human intestine is used to demonstrate these antibodies by revealing staining in goblet cell mucus.
Anti-goblet cell antibodies are considered to be less specific than anti-enterocyte antibodies; one
report from Japan found them in up to 30% of patients with chronic IBD. Clinical features in these
patients are similar to those listed above, but the histolopathologic features of small intestinal
biopsies are distinctive. The villous architecture is preserved and the biopsies may at first appear
relatively normal unless one recognizes the absence of goblet cells, Paneth cells, and (in some reports)
endocrine cells. In two (adult) cases in our experience, there was also a pattern of lymphocytic attack
and increased apoptosis in deep crypts, but only a minimal increase in surface lymphocytosis. The brush
border is intact and the surface enterocytes are morphologically normal.
Some investigators have speculated that anti-enterocyte and anti-goblet cell antibodies might
represent an epiphenomenon resulting from mucosal injury rather than a pathogenetic mechanism of
autoimmune enteropathy. First, some patients fulfill clinical and morphologic criteria for autoimmune
enteropathy in the absence of demonstrable anti-intestinal antibodies. Second, the antibodies tend to
occur after the onset of disease and tend to disappear before the before the intestinal morphology has
Many patients with autoimmune enteropathy have a generalized autoimmune gut disease that affects the
colon and (a bit less commonly) the stomach as well as small bowel. The colitis resembles the patient's
enteritis, with deep lamina propria inflammation, crypt destruction/dropout, and a relative paucity of
surface lymphocytosis. Patients with anti-goblet cell antibodies also lack goblet cells and Paneth cells
in the colon and terminal ileum. Gastric pathology in these patients has been less well-described. One
adult patient at our institution with anti-goblet cell-associated autoimmune enteritis and colitis had a
distinctive and severe gastritis that was characterized by:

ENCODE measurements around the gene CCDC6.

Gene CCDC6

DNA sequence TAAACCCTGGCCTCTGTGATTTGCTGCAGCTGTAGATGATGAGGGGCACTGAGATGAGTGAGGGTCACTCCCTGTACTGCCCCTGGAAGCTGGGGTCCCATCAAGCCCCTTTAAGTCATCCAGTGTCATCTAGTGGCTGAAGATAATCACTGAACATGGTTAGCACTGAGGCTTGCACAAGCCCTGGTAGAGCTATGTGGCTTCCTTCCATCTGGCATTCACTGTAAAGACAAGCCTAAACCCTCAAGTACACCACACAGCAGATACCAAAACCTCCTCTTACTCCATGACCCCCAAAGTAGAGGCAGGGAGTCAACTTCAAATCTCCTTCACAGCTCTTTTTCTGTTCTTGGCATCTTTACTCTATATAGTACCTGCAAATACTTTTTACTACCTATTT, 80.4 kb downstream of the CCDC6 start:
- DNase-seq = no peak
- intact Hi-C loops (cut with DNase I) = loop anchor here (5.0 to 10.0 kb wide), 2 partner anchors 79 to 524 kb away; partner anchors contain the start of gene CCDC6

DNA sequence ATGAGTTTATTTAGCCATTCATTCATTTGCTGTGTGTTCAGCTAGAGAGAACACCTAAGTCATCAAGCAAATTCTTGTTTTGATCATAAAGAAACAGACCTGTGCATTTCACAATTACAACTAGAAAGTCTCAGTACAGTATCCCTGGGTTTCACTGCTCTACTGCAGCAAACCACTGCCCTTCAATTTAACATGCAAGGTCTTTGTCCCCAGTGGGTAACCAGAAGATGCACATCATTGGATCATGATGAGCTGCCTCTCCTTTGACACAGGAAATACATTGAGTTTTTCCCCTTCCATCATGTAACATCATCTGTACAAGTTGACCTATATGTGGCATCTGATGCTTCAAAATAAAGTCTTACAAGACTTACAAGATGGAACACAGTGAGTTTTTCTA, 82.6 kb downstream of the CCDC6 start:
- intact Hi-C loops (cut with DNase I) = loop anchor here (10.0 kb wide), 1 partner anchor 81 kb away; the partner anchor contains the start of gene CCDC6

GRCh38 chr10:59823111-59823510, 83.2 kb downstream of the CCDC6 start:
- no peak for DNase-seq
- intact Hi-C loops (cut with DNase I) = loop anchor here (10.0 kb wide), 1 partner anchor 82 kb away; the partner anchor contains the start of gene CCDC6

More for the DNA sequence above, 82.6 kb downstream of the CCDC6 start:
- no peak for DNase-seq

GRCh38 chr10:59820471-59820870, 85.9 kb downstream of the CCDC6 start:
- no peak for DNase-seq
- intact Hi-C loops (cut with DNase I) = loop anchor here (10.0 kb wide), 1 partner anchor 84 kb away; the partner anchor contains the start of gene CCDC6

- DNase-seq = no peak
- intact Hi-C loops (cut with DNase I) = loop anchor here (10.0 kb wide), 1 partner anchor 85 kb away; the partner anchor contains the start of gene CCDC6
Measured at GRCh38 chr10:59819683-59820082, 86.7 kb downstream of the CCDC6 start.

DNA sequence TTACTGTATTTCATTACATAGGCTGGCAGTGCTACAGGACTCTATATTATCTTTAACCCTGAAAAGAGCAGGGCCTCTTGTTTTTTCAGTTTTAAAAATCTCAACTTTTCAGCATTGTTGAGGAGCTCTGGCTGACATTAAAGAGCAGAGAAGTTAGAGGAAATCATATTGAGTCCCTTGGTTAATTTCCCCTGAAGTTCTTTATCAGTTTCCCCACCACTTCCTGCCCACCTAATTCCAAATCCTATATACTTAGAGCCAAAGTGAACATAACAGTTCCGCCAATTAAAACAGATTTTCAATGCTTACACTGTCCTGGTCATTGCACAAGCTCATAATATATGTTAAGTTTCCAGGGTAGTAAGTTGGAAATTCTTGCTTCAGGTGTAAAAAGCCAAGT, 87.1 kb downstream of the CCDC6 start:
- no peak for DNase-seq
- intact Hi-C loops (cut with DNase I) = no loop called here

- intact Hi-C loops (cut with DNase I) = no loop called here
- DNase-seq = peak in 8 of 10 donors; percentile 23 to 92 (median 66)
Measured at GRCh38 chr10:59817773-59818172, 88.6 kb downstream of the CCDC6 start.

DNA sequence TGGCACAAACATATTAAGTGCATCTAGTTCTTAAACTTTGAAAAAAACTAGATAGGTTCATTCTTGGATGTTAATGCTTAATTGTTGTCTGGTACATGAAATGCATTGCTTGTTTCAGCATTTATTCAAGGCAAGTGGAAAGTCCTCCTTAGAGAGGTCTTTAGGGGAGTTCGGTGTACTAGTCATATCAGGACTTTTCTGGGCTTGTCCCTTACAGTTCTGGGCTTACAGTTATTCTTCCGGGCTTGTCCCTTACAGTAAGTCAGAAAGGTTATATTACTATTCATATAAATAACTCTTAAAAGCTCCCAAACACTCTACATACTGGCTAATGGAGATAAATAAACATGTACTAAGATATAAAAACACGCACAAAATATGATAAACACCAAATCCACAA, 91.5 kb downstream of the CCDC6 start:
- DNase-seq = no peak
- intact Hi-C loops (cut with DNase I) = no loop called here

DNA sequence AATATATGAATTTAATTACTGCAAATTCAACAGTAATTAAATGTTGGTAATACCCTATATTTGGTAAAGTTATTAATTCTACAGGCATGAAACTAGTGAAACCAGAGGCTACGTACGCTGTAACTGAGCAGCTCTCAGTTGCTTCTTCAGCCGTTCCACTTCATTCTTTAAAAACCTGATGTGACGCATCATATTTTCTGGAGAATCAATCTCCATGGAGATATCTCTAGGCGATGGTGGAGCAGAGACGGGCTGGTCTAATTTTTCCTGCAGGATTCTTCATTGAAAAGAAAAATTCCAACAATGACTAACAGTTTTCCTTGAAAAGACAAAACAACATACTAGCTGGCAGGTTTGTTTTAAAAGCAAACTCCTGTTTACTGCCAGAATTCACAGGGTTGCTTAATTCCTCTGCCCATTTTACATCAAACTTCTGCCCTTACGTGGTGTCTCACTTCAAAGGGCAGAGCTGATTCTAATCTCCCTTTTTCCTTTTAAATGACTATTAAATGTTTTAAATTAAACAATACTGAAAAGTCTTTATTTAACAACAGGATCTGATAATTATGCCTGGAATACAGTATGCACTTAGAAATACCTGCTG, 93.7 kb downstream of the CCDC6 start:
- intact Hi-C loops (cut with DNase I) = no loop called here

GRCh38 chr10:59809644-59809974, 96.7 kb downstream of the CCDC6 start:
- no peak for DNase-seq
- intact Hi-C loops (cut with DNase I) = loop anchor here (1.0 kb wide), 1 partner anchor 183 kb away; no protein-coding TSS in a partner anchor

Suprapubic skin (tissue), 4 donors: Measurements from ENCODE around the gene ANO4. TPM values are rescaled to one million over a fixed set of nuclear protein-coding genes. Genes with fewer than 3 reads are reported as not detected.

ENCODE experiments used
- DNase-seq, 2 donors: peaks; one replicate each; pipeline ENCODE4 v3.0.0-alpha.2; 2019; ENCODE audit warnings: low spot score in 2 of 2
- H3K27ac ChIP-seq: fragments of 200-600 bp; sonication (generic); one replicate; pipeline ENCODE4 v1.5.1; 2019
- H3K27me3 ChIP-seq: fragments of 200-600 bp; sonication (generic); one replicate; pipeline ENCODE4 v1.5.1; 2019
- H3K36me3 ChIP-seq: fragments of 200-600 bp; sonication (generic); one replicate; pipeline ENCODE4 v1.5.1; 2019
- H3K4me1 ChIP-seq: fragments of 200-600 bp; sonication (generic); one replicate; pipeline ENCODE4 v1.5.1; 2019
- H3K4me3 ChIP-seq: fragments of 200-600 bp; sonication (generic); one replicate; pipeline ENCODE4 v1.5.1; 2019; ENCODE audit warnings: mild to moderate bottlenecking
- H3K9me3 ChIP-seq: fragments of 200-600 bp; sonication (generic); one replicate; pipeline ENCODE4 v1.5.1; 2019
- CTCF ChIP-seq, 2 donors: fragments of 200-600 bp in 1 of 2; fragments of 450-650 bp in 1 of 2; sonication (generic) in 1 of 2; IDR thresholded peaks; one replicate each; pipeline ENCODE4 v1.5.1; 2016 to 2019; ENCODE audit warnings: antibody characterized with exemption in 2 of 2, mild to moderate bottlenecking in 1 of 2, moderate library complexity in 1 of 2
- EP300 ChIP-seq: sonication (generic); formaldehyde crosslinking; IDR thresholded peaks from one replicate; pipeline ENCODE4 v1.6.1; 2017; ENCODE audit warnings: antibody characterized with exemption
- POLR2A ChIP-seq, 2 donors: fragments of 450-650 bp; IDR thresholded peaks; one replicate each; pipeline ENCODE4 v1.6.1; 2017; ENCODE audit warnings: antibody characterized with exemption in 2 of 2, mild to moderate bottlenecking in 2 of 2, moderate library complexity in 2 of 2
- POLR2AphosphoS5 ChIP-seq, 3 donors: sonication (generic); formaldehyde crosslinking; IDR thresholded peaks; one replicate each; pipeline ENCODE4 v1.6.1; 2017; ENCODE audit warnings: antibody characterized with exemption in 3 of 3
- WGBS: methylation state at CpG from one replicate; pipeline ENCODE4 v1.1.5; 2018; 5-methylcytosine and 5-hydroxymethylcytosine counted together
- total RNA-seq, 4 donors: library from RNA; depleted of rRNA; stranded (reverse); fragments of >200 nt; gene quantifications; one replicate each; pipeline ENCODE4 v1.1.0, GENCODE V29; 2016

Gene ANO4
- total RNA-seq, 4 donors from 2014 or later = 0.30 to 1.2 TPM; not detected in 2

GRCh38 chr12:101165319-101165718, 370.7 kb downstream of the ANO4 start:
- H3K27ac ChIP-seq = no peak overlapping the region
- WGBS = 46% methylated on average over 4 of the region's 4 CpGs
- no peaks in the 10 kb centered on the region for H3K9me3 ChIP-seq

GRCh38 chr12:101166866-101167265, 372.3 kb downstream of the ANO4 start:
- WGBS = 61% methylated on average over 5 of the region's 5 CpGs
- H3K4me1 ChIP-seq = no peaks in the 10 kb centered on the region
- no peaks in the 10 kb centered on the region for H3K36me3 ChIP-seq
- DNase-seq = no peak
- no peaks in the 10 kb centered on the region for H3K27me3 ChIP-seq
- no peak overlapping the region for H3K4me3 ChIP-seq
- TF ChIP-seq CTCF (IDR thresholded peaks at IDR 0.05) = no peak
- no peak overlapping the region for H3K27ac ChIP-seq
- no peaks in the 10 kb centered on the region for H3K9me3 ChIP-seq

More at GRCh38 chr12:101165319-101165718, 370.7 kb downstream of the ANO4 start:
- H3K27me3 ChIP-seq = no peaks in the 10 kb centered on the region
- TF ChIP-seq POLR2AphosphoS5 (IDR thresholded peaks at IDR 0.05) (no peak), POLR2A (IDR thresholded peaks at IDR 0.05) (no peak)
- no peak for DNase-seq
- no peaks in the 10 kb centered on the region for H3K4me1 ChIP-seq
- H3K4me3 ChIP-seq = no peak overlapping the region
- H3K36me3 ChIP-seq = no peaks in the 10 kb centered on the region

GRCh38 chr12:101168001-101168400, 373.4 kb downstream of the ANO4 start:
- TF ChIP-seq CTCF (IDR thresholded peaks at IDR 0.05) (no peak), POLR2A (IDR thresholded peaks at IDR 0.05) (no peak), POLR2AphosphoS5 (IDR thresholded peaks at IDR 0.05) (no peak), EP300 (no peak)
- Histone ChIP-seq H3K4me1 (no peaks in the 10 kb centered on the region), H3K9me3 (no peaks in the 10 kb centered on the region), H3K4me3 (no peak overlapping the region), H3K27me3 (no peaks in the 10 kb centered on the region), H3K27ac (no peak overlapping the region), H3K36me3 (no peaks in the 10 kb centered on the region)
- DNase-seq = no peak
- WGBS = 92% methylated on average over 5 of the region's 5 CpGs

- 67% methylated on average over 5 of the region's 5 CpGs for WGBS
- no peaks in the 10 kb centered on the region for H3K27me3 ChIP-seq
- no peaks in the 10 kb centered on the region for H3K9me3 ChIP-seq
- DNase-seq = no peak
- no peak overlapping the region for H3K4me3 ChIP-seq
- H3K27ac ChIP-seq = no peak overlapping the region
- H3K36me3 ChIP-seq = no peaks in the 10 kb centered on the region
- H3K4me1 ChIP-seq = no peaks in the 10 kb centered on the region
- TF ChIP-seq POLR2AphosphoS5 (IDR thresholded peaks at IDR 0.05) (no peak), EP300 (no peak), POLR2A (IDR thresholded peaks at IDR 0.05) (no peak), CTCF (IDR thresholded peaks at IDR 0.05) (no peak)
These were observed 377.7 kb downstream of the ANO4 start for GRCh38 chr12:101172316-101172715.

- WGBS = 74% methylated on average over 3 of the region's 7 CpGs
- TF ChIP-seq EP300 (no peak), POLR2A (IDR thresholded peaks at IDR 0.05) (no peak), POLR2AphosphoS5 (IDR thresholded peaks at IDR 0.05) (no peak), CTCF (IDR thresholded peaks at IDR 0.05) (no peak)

- absence of Helicobacter pylori
- involvement of both antrum and body
- intense active
chronic inflammatory infiltrates, again with a deep component to the inflammation
destruction of the specialized oxyntic and pyloric glands and replacement of the normal gastric
epithelium by a simplified type of columnar epithelium.
How uncommon is autoimmune enteropathy? It is certainly a rare condition, but probably less rare than
the literature would suggest, since it is likely an under-recognized disease. Most pathologists and
gastroenterologists (particularly those dealing primarily with adults) have little or no experience with
the disease and do not consider it in their differential diagnosis. Common morphologic mistakes include
misclassification of small bowel biopsies as Crohn's disease, celiac disease, or generic "duodenitis."
The absence of goblet cells can go unrecognized unless one specifically looks for them in the biopsies.
Furthermore, testing for anti-enterocyte and anti-goblet cell antibodies is confined to a few specialized
institutions, making routine investigations for these antibodies difficult.
In a review article on refractory celiac disease several years ago (Gastroenterology 2000;119:243-51), autoimmune enteropathy was described as one
potential cause – the authors cited 2 published reports in which anti-enterocyte antibodies were found in
60% (3 of 5) adult patients with refractory sprue – leading to the suggestion that autoimmune enteropathy
should be screened for in all patients with refractory sprue.
Autoimmune enteritis is a life-threatening condition that can cause death by malnutrition or
dehydration. Treatment, unfortunately, can be problematic. Many patients do not respond to
corticosteroids alone or require high doses for maintenance. A variety of other immunosuppressive agents
have been tried including tacrolimus, cyclosporine, methotrexate, azathyioprine, etc., with varying